We have a small B-Room here at The Hangar with a Digi 002 and a Rolls HA43 4-channel headphone amp. So when Aphex asked if we'd be interested in reviewing their HeadPod unit, I said sure, I can do that. Both units are similar in that they both power four sets of cans with individual volume controls. The Rolls is black, the HeadPod is white. The HeadPod adds a master volume and your choice of individual L/R balanced TRS input jacks or one unbalanced stereo TRS jack. They both use wall warts, but the Rolls is 12 VDC while the HeadPod is 12 VAC. AC or DC? Great band name there somewhere. Comparing headphone amps is a tricky business. For this test, engineer Bryce Gonazales and I each picked a song we knew really well and had heard on headphones before. Using two pairs of Audio Technica ATH-M30 headphones (my second favorite set of cans after the ATH-M50s, which sound amazing!) we first compared the Rolls to the high-end headphone reference amp in our Grace 802 monitor controller. After level matching the tracks and getting the hang of quickly switching between headsets, we both agreed the Grace was much cleaner and open sounding. Kind of what you'd expect from a $1500 headphone amp compared to a $100 amp. In defense of the Rolls however, it didn't sound fifteen times worse than the Grace; it actually sounded okay. But the Rolls had a peaky upper midrange that I suspect would quickly get tiring after a long session. Next, we repeated these tests with the HeadPod and the Grace. The peaky midrange in the Rolls was absent in the HeadPod. The Grace still sounded a bit more open and hi-fi, but the gap had been narrowed quite a bit. So, if you're looking for an inexpensive 4-channel headphone amp, you should definitely consider the HeadPod. It's a few bucks more than the ultra-cheapy units, but your ears will probably thank you after long sessions. ($249 MSRP; www.aphex.com)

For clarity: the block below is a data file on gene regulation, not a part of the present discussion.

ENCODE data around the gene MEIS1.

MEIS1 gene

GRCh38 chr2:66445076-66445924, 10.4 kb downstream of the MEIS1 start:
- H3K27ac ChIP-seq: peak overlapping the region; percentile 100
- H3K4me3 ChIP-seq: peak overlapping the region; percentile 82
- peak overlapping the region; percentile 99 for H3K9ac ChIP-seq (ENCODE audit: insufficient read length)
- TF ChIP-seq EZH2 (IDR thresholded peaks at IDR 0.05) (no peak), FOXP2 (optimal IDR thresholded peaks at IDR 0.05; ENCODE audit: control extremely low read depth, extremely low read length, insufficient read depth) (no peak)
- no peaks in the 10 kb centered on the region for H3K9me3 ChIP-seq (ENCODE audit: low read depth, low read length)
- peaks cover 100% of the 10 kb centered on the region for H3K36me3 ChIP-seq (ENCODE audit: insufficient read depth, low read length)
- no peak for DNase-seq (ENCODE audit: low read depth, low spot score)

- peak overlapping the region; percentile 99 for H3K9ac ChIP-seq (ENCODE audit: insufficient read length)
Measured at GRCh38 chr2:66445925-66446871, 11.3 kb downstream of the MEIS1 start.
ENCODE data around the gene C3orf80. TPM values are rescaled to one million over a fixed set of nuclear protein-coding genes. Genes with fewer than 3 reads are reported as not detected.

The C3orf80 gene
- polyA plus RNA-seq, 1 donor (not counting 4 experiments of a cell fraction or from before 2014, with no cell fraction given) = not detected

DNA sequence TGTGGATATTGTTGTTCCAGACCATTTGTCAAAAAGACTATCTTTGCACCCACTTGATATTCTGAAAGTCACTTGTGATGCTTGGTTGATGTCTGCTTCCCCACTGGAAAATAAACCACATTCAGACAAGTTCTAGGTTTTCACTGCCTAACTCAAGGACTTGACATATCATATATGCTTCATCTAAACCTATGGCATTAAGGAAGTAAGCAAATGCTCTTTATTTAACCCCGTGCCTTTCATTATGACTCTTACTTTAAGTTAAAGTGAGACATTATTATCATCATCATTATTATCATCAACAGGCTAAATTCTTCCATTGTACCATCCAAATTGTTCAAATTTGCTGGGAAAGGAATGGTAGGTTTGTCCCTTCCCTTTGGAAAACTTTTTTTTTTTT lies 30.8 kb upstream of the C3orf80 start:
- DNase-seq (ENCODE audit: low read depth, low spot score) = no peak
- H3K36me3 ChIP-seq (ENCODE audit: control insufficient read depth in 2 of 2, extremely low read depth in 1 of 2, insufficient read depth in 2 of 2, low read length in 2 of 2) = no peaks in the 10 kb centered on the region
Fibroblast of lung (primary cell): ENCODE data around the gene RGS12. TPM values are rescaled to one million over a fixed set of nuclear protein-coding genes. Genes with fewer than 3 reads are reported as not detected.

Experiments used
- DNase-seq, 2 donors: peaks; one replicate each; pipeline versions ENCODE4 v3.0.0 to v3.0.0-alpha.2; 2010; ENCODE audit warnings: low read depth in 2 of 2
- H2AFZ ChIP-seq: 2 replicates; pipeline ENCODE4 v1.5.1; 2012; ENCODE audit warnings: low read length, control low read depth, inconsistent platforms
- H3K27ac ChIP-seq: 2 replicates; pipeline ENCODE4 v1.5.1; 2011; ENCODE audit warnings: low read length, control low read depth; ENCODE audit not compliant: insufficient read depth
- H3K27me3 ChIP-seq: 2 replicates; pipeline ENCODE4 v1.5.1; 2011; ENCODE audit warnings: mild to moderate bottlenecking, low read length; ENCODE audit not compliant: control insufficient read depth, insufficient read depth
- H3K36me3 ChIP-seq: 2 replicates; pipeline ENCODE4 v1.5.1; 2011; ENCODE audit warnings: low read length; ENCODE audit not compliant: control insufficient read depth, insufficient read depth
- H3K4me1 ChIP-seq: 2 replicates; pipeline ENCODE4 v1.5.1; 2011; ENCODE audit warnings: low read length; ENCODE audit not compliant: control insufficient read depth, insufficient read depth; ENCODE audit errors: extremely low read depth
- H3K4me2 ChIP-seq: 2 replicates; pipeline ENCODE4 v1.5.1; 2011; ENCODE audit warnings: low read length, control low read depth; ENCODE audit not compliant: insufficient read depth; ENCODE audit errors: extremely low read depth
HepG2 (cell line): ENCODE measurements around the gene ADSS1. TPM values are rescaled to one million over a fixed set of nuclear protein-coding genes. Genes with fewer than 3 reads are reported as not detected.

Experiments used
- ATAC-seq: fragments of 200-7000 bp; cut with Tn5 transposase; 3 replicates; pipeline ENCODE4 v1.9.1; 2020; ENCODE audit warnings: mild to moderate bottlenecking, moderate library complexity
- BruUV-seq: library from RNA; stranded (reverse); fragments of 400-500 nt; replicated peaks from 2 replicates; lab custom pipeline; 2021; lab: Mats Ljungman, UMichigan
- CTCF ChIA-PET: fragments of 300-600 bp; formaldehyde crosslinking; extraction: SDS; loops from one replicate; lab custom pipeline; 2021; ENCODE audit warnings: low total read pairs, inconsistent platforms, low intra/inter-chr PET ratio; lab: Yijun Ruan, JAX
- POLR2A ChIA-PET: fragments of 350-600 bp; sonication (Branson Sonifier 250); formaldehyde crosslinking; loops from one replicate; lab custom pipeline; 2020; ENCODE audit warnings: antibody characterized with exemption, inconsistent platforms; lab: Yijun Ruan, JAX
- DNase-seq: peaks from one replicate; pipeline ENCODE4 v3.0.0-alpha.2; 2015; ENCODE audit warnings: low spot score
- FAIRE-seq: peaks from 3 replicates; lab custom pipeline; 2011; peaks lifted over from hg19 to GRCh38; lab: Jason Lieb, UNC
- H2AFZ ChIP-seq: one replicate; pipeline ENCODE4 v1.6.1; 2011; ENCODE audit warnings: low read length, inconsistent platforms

Tape Op is a bi-monthly magazine devoted to the art of record making.

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